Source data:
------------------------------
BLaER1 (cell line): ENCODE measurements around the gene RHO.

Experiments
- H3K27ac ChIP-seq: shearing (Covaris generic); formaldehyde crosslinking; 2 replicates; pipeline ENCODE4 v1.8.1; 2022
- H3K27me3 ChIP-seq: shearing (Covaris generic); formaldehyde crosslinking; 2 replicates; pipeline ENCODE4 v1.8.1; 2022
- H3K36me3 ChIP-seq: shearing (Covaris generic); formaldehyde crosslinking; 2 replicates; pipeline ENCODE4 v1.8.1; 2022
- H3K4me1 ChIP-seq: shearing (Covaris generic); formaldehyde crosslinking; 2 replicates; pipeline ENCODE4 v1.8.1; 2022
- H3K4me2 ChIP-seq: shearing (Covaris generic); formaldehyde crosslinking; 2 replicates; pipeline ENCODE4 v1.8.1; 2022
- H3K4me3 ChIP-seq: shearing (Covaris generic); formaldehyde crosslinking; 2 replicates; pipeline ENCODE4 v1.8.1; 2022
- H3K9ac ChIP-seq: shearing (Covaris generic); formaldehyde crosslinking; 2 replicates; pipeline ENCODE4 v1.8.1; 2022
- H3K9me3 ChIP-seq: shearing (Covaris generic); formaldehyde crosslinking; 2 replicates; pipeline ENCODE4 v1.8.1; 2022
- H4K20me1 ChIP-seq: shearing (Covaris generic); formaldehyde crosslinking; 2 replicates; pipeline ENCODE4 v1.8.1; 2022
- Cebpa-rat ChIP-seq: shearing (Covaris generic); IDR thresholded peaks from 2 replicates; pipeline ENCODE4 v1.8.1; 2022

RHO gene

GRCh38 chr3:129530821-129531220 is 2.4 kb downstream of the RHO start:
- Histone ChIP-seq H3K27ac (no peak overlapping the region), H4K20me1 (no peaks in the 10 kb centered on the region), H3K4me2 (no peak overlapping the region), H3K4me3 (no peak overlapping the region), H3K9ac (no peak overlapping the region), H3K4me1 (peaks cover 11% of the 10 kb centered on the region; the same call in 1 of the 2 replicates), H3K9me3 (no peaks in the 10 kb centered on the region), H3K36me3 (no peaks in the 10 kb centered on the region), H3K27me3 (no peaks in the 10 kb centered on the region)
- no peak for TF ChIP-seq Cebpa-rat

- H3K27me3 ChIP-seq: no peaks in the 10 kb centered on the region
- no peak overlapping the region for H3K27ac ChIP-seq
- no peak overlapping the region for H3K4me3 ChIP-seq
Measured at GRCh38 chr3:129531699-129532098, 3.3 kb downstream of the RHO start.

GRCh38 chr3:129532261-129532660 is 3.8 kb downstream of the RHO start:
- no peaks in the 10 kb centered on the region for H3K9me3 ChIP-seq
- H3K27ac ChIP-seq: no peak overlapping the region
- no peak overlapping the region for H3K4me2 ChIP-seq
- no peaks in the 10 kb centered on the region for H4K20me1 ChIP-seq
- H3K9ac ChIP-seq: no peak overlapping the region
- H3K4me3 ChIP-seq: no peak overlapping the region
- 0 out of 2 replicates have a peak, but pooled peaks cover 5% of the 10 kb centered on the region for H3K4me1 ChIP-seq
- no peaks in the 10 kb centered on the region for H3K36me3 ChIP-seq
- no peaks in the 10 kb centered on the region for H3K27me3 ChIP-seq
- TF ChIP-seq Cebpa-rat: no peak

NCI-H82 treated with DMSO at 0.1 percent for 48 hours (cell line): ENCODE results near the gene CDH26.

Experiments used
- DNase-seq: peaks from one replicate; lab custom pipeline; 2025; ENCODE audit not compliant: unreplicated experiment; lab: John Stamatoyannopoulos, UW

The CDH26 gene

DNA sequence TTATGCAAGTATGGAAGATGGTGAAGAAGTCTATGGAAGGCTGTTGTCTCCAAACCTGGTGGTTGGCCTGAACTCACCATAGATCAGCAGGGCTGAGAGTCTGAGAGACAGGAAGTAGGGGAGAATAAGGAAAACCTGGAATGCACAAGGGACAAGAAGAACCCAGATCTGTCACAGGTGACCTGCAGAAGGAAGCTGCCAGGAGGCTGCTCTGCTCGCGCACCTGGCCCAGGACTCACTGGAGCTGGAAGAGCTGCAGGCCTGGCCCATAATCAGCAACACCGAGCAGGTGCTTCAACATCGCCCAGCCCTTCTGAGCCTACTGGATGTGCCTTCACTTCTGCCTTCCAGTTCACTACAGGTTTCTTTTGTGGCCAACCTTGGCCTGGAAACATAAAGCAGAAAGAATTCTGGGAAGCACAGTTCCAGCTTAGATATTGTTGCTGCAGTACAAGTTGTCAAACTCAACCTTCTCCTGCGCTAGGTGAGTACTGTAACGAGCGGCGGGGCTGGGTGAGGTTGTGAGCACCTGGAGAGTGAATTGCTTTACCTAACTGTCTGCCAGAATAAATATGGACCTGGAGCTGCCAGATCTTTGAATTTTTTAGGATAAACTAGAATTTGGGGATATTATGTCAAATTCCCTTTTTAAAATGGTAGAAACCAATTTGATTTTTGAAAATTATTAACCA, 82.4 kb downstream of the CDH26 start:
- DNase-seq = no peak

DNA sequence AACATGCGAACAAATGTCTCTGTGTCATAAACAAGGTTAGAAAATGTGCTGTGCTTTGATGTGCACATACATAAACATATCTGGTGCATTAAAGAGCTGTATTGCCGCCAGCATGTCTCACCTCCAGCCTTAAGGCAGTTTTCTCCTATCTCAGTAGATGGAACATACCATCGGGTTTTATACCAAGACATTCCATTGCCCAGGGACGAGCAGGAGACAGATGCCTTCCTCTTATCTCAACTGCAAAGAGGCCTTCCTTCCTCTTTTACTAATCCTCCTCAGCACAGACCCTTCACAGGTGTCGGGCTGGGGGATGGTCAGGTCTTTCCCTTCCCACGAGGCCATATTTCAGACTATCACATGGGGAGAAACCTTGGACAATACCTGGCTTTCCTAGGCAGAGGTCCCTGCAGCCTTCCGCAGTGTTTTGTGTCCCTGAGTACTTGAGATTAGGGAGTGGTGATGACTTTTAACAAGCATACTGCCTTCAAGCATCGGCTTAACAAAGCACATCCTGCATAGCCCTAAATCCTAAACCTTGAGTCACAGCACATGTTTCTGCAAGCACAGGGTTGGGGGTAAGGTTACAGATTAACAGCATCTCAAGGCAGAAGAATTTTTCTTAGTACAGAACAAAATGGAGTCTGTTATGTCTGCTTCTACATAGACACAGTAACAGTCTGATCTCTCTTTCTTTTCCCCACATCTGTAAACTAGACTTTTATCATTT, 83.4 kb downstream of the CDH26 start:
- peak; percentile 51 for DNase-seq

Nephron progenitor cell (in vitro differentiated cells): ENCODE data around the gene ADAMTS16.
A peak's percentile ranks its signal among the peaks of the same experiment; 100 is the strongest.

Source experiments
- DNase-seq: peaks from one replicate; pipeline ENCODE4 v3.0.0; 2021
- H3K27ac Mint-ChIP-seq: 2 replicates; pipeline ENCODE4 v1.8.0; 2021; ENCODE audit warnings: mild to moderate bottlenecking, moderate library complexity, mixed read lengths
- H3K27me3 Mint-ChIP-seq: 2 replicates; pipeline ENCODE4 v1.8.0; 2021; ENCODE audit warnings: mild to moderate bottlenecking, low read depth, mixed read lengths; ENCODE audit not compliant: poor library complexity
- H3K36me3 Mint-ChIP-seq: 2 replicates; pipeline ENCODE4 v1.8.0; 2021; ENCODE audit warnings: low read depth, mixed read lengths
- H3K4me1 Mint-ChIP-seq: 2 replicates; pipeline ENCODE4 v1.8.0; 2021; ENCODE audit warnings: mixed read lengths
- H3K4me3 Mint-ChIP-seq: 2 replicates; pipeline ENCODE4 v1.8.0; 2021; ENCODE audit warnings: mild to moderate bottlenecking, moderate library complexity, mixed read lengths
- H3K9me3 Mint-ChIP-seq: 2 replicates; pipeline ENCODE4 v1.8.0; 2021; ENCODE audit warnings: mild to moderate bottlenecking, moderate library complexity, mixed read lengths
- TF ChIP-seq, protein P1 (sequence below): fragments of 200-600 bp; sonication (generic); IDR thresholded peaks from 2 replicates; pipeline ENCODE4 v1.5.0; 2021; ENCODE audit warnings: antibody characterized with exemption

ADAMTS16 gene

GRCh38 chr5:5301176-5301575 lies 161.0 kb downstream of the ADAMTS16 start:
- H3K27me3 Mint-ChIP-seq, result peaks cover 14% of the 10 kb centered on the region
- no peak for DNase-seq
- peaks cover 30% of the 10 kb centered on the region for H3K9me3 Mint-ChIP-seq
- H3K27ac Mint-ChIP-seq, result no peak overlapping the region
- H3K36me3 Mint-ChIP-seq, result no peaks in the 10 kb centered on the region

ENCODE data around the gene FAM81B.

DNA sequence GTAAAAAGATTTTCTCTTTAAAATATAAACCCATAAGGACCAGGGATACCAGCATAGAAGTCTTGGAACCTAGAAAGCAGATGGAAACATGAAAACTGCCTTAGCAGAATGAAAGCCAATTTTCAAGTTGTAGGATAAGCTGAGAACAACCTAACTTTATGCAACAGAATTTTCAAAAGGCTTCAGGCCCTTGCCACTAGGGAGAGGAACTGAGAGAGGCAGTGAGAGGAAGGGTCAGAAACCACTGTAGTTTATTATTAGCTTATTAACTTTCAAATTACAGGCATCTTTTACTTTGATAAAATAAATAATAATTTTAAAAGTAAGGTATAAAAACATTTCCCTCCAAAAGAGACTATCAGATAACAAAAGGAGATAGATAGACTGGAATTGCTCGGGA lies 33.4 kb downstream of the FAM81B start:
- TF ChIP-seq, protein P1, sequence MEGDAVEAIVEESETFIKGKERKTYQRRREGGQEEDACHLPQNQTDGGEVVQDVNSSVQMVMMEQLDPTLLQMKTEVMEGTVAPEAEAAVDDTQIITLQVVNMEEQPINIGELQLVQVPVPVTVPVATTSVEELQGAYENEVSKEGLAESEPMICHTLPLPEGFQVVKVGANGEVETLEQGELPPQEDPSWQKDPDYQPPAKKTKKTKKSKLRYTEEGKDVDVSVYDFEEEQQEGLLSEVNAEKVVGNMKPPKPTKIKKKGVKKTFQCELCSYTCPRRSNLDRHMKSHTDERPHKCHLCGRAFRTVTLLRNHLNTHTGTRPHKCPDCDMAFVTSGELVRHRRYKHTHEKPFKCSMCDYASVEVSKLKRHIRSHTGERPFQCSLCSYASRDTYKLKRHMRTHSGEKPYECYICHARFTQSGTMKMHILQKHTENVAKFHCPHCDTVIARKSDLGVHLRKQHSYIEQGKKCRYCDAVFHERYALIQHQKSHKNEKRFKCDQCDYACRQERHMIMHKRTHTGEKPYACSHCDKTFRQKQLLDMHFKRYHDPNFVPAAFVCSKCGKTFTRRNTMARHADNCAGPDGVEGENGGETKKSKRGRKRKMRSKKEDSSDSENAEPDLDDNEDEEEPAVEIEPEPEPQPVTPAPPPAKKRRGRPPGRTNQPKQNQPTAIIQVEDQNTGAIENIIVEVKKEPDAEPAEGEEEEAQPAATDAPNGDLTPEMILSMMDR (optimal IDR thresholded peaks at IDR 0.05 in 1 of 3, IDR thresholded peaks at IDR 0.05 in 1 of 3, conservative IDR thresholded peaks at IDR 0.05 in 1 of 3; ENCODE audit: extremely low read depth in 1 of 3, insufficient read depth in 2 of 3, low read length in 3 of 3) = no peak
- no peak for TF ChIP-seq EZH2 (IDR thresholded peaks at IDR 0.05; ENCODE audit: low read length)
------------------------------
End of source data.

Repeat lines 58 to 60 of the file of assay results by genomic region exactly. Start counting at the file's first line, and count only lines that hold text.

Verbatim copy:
ENCODE data around the gene FAM81B.

DNA sequence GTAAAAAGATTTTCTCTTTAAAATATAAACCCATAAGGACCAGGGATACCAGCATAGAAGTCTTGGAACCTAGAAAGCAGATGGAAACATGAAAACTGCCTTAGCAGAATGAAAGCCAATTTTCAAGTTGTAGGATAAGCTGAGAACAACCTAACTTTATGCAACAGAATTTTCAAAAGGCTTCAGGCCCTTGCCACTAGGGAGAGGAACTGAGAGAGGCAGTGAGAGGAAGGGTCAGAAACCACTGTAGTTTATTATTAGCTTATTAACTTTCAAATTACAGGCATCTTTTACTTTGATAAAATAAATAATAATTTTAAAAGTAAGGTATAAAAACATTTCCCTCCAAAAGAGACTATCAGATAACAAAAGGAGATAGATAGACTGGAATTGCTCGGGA lies 33.4 kb downstream of the FAM81B start:
- TF ChIP-seq, protein P1, sequence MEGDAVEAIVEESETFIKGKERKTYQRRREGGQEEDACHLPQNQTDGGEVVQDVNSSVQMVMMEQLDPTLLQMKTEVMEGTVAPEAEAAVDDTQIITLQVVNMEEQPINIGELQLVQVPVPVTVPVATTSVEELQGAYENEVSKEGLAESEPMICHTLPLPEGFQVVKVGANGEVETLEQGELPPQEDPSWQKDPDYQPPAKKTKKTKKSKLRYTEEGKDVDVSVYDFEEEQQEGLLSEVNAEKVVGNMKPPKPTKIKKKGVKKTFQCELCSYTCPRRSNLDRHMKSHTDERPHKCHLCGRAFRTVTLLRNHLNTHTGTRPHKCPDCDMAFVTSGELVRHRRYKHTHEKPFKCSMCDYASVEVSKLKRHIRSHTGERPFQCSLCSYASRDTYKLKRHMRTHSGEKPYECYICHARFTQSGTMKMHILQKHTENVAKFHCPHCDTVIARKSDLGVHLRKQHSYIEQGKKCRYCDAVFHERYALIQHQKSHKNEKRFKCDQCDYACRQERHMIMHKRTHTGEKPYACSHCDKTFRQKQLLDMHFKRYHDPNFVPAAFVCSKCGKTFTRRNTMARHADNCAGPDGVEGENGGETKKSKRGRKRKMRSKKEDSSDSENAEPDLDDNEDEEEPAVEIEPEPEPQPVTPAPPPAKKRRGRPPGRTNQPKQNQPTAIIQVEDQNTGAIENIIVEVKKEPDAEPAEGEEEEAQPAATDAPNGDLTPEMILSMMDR (optimal IDR thresholded peaks at IDR 0.05 in 1 of 3, IDR thresholded peaks at IDR 0.05 in 1 of 3, conservative IDR thresholded peaks at IDR 0.05 in 1 of 3; ENCODE audit: extremely low read depth in 1 of 3, insufficient read depth in 2 of 3, low read length in 3 of 3) = no peak